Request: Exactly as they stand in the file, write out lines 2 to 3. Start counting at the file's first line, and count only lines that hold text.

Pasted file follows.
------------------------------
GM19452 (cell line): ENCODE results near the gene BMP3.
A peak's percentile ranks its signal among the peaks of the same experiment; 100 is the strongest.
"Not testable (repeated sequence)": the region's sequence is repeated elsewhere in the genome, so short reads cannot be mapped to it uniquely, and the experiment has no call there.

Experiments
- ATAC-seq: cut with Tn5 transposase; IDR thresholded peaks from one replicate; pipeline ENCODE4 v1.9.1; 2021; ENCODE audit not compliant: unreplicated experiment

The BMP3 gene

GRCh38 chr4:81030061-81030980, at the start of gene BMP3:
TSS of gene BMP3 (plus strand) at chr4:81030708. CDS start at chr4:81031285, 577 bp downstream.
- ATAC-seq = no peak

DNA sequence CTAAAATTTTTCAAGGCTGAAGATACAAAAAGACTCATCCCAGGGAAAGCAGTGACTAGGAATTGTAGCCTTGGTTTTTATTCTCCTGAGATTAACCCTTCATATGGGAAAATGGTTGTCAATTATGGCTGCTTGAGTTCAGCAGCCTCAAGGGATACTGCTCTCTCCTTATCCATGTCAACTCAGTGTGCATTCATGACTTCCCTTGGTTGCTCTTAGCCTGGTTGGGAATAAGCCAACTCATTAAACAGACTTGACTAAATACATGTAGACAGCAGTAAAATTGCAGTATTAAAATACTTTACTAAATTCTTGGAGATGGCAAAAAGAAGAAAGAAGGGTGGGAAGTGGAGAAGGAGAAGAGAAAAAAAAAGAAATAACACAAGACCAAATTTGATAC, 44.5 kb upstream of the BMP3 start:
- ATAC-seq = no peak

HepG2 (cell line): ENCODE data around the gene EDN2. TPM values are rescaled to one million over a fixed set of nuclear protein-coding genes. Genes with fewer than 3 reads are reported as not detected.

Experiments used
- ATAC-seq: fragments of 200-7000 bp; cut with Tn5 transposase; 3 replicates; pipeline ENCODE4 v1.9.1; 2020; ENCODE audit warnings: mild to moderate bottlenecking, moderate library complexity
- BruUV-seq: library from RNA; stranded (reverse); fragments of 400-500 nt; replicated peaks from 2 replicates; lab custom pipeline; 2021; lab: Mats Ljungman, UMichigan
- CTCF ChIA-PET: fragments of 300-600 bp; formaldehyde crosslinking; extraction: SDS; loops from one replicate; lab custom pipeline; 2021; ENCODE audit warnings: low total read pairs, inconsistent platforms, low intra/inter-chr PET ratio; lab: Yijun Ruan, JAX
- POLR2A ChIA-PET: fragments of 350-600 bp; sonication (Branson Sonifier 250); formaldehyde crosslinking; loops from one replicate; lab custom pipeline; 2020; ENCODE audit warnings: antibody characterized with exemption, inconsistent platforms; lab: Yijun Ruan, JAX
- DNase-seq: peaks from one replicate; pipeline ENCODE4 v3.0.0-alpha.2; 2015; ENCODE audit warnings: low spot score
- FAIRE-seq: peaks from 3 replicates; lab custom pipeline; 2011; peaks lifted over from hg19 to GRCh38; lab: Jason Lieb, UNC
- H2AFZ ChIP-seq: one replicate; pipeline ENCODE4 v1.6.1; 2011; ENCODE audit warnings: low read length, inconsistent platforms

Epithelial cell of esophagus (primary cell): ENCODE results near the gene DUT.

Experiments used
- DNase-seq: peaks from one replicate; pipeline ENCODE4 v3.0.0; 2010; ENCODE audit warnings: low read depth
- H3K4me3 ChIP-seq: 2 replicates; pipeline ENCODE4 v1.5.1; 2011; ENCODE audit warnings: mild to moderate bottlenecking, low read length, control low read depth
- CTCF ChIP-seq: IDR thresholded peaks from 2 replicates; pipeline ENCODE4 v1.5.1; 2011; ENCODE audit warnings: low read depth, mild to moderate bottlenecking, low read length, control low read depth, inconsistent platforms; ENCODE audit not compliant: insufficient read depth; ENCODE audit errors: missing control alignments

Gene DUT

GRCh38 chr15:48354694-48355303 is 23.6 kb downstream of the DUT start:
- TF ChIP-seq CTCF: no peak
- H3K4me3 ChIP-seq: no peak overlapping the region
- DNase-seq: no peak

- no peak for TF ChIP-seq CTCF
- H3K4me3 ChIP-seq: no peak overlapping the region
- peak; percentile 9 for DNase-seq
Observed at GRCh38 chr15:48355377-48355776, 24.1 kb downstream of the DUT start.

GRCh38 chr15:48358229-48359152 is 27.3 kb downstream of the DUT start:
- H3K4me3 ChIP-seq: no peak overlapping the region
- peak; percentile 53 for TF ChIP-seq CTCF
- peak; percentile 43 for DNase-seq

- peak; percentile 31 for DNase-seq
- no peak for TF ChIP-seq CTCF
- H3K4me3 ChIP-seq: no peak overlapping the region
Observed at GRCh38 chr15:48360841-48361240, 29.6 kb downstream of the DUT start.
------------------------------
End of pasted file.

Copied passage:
A peak's percentile ranks its signal among the peaks of the same experiment; 100 is the strongest.
"Not testable (repeated sequence)": the region's sequence is repeated elsewhere in the genome, so short reads cannot be mapped to it uniquely, and the experiment has no call there.